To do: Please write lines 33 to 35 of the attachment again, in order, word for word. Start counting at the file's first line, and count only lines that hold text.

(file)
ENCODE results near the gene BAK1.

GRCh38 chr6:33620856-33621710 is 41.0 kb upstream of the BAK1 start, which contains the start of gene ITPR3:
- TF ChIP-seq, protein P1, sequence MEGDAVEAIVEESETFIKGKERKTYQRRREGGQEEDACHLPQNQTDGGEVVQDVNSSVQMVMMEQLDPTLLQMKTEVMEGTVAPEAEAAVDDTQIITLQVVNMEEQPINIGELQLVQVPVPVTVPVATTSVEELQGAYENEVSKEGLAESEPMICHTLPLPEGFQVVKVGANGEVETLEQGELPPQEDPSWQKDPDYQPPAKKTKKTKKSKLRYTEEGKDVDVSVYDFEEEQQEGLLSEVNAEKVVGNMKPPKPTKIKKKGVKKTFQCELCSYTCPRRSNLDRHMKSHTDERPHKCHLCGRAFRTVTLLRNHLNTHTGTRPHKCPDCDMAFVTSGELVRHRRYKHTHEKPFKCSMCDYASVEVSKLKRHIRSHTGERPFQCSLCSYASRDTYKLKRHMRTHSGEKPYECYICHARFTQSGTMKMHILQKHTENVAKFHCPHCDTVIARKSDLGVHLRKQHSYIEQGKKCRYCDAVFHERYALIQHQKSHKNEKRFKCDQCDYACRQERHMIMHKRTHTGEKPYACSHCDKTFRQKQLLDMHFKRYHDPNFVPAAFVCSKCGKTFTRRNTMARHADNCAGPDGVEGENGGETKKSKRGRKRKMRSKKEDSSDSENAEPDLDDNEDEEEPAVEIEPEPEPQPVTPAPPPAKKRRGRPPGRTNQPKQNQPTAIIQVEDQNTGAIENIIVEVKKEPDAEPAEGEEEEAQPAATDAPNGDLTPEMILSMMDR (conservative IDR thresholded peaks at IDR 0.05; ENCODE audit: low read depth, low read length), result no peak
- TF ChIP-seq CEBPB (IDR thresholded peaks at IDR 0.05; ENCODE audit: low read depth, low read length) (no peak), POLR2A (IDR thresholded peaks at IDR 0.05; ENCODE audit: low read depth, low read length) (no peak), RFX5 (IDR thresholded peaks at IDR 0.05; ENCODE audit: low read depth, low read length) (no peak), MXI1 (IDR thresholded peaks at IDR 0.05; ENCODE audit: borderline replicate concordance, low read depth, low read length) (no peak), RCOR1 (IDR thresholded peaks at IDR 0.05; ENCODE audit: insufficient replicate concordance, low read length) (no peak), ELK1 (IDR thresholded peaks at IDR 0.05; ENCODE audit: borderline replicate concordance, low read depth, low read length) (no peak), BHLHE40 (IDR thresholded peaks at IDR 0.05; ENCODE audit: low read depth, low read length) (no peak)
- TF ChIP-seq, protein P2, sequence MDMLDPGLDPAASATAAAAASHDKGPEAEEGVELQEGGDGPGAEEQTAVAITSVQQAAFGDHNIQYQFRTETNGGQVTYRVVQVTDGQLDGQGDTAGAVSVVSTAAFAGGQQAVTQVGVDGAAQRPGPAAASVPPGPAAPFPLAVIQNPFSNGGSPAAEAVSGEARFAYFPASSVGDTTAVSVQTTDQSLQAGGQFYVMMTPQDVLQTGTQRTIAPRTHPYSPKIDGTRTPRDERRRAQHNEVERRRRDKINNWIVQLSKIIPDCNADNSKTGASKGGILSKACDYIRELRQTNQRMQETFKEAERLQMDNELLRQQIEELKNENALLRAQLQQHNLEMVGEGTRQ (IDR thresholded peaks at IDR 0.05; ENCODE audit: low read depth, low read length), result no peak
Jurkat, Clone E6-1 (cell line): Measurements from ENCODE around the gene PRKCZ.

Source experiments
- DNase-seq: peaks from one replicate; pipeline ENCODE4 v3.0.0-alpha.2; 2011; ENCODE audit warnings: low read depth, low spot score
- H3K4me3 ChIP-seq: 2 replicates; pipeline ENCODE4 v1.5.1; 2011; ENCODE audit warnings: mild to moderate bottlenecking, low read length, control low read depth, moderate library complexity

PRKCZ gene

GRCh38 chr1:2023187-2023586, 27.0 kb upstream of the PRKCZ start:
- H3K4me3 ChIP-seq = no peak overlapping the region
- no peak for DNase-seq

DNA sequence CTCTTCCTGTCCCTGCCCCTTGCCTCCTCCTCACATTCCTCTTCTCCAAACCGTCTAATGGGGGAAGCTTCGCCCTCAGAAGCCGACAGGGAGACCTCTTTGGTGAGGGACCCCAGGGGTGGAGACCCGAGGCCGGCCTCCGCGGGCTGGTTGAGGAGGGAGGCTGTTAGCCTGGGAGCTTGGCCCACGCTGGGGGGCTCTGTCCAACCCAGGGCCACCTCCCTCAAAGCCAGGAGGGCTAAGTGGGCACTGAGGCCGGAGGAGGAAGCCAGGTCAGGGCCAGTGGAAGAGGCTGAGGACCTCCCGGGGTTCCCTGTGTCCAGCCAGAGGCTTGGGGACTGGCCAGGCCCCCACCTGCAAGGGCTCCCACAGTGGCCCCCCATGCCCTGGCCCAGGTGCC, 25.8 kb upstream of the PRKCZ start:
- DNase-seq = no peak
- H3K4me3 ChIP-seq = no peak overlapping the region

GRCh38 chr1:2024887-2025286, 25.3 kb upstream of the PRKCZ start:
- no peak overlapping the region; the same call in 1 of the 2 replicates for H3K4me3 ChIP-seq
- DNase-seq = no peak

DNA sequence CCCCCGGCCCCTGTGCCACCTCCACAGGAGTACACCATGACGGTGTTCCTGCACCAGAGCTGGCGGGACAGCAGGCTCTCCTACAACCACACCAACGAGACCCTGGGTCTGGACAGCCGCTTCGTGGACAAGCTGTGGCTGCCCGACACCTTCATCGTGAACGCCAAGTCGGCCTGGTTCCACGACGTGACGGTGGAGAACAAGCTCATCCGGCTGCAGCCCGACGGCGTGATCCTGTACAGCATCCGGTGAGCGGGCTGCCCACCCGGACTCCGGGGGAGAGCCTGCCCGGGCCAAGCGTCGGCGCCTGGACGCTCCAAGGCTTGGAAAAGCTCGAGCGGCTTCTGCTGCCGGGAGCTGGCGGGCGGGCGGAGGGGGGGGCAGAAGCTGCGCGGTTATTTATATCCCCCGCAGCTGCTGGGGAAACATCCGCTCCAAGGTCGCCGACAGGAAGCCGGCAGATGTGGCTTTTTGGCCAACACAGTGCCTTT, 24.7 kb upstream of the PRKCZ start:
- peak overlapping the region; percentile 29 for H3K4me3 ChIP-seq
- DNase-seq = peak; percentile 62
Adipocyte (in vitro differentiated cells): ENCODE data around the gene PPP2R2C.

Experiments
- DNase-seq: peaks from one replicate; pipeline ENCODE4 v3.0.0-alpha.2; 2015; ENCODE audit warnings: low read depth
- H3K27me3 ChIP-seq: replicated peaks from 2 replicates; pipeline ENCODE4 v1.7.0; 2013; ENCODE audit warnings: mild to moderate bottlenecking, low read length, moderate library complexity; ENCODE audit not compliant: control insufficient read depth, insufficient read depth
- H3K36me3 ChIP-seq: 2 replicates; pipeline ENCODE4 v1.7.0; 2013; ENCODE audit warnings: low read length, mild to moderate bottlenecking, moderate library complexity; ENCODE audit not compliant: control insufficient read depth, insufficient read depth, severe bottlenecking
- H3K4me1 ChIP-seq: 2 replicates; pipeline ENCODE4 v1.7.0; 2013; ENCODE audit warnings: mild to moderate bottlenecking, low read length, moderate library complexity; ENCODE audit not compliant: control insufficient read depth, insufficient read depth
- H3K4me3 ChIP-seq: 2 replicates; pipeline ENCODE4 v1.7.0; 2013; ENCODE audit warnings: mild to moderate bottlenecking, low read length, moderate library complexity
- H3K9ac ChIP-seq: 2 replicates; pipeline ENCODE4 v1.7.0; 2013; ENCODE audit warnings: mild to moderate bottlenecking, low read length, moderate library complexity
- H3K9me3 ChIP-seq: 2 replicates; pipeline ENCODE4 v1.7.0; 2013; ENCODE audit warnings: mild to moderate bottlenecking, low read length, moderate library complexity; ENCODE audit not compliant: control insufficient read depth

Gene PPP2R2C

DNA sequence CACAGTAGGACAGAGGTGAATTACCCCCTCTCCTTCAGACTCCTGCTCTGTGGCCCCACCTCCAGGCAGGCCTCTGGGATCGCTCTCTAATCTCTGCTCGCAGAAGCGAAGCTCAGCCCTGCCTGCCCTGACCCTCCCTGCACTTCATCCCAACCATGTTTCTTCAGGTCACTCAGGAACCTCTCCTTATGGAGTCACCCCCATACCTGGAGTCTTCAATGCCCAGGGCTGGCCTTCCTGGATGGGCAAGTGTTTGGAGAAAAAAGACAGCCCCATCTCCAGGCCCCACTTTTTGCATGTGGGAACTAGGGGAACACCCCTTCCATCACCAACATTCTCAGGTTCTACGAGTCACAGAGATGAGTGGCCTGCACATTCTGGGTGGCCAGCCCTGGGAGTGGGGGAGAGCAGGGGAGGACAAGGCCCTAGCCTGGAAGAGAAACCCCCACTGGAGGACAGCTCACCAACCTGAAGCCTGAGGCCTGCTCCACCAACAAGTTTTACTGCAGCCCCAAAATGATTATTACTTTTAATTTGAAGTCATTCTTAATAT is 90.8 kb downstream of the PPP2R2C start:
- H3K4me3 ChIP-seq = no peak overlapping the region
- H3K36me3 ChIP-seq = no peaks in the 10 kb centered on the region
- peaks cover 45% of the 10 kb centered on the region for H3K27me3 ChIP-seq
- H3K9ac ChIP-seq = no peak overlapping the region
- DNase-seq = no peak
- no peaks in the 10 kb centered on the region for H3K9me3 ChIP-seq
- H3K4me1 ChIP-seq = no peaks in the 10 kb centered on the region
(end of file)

DNA sequence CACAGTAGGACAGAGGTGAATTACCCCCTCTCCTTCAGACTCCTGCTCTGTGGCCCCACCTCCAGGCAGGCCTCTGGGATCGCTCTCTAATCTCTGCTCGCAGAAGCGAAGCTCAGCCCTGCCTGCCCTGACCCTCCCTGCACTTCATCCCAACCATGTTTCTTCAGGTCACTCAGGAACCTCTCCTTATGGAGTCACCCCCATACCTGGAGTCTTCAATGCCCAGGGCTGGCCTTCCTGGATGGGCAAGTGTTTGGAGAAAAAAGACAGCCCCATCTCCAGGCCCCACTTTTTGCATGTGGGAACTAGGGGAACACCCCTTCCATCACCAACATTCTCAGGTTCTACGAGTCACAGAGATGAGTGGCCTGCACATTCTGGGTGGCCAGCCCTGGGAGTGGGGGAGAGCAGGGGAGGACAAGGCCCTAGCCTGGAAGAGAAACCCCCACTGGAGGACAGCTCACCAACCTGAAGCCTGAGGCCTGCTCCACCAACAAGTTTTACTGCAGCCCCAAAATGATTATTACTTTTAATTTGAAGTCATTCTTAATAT is 90.8 kb downstream of the PPP2R2C start:
- H3K4me3 ChIP-seq = no peak overlapping the region
- H3K36me3 ChIP-seq = no peaks in the 10 kb centered on the region